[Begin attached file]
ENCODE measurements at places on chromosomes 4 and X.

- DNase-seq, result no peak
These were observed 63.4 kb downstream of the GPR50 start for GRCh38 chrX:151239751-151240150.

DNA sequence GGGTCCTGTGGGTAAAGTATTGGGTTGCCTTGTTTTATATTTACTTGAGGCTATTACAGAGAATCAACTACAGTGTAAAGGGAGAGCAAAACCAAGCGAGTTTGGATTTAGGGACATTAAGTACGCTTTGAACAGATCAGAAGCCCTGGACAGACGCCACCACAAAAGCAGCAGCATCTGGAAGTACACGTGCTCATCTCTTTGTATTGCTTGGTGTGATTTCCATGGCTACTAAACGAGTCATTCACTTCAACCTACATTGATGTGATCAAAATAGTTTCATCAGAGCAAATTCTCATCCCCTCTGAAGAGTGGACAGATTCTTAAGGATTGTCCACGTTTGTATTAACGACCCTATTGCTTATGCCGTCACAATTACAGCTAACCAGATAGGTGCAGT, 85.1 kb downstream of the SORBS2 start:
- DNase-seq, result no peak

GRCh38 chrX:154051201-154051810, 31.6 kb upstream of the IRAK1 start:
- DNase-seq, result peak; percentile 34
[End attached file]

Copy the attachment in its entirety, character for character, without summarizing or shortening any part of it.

ENCODE measurements at places on chromosomes 4 and X.

- DNase-seq, result no peak
These were observed 63.4 kb downstream of the GPR50 start for GRCh38 chrX:151239751-151240150.

DNA sequence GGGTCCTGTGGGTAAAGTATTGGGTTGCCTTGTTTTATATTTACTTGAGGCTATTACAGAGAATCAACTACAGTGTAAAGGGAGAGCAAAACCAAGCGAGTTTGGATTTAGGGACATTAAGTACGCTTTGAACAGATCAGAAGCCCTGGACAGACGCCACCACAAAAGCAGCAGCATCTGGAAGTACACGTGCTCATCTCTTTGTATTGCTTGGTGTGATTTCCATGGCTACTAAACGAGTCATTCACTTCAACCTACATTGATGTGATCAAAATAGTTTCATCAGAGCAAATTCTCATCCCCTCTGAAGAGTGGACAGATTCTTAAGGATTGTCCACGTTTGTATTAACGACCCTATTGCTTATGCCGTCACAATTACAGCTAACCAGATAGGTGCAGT, 85.1 kb downstream of the SORBS2 start:
- DNase-seq, result no peak

GRCh38 chrX:154051201-154051810, 31.6 kb upstream of the IRAK1 start:
- DNase-seq, result peak; percentile 34